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Idaho college murders: "Other friends" were in the house when 911 call was made, police say

New timeline details emerge in Idaho murder probe
New timeline details emerge in Idaho murder probe 02:11

There were additional people other than the two surviving roommates inside the house where four University of Idaho students were found stabbed to death at the time the 911 call was made, police revealed Sunday. According to Moscow Police Chief James Fry, the 911 call was made using one of those roommates' phones, but he would not confirm the caller's identity.

Police said Sunday they do not believe any of the people who were at the home when the 911 call was made are the killer. A week after the murders, police still have no suspect.

Fry on Sunday said police are not sure exactly how many people were in the home when the 911 call was placed, but that there were "other friends that had arrived at the location" present. He did not specify when they arrived. 

Following the press conference, Moscow police said in a statement on Facebook that "the surviving roommates summoned friends to the residence" because they thought one of the victims had passed out and wasn't waking up. Several people spoke to the 911 dispatcher, police wrote.

All four victims were members of fraternities and sororities: seniors Madison Mogen, 21, of Coeur d'Alene, Idaho, and Kaylee Goncalves, 21, of Rathdrum, Idaho; junior Xana Kernodle, 20, of Post Falls, Idaho; and freshman Ethan Chapin, 20, of Mount Vernon, Washington. The women were roommates, and Chapin was dating Kernodle.  

Police said Chapin and Kernodle were at Sigma Chi house on the University of Idaho campus and returned home around 1:45 a.m. on Nov. 13. Police said Mogen and Goncalves were at a bar called The Corner Club in downtown Moscow, left the bar and stopped at a food truck, and then also returned home at about 1:45 a.m.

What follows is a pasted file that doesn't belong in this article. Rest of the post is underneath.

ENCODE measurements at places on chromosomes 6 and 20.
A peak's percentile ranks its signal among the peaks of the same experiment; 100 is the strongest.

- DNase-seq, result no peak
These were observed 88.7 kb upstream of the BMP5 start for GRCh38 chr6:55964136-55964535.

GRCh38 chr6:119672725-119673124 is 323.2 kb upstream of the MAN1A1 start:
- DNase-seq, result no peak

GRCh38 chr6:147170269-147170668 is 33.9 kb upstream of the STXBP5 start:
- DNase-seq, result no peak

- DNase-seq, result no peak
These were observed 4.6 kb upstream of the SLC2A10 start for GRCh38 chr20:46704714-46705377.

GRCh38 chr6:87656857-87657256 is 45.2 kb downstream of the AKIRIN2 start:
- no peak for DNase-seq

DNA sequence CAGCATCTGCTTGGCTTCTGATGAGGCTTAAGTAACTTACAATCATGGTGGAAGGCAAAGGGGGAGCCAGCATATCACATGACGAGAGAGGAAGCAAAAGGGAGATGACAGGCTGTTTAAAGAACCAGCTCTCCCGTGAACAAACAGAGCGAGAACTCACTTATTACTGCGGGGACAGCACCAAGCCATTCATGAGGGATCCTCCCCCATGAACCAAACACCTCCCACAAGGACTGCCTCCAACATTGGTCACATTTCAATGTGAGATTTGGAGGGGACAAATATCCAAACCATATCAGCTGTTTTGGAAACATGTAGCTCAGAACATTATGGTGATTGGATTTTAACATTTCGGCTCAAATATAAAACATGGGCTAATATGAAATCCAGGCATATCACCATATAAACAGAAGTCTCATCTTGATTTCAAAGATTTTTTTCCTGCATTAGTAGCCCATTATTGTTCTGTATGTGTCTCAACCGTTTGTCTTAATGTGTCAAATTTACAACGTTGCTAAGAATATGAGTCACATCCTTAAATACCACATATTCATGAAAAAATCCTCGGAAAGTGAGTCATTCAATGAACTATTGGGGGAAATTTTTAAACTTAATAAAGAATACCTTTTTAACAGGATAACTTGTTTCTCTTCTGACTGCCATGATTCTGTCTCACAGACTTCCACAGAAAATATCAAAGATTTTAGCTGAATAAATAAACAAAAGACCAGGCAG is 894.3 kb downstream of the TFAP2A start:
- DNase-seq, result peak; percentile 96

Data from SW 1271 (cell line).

Police said Saturday that the two surviving roommates were out separately in Moscow in the late night hours of Nov. 12, and both had returned home by 1 a.m. on Nov. 13.  

The bodies were found around noon on Sunday, Nov. 13. 

Moscow police previously said officers responded to a 911 call made at 11:58 a.m. about an "unconscious person." Officers arrived to find all four victims deceased on the second and third floors of the home.  

Police on Sunday also said another person seen in a video of Mogen and Goncalves at the food truck and the "third party" that drove the two of them home are not involved in the killings. 

Mogen and Goncalves also made multiple calls to a male who police haven't identified. Fry on Sunday said police believe those calls have no connection with the killings.  

According to Moscow police, the coroner said all four victims were likely asleep, some had defensive wounds and each was stabbed multiple times. There was no sign of sexual assault, police said.

Police said the two surviving roommates slept through the stabbings.

Capt. Roger Lanier on Sunday said police had previously seized the contents of three dumpsters in the area of the crime, but "nothing of note was discovered."

Investigators were also asking local businesses if they had recently sold any fixed-blade knives, police said Sunday.

The killings have shaken Moscow, an Idaho Panhandle town of 25,000 residents that last saw a homicide about five years ago. The leafy college town is about 80 miles south of Spokane, Washington.

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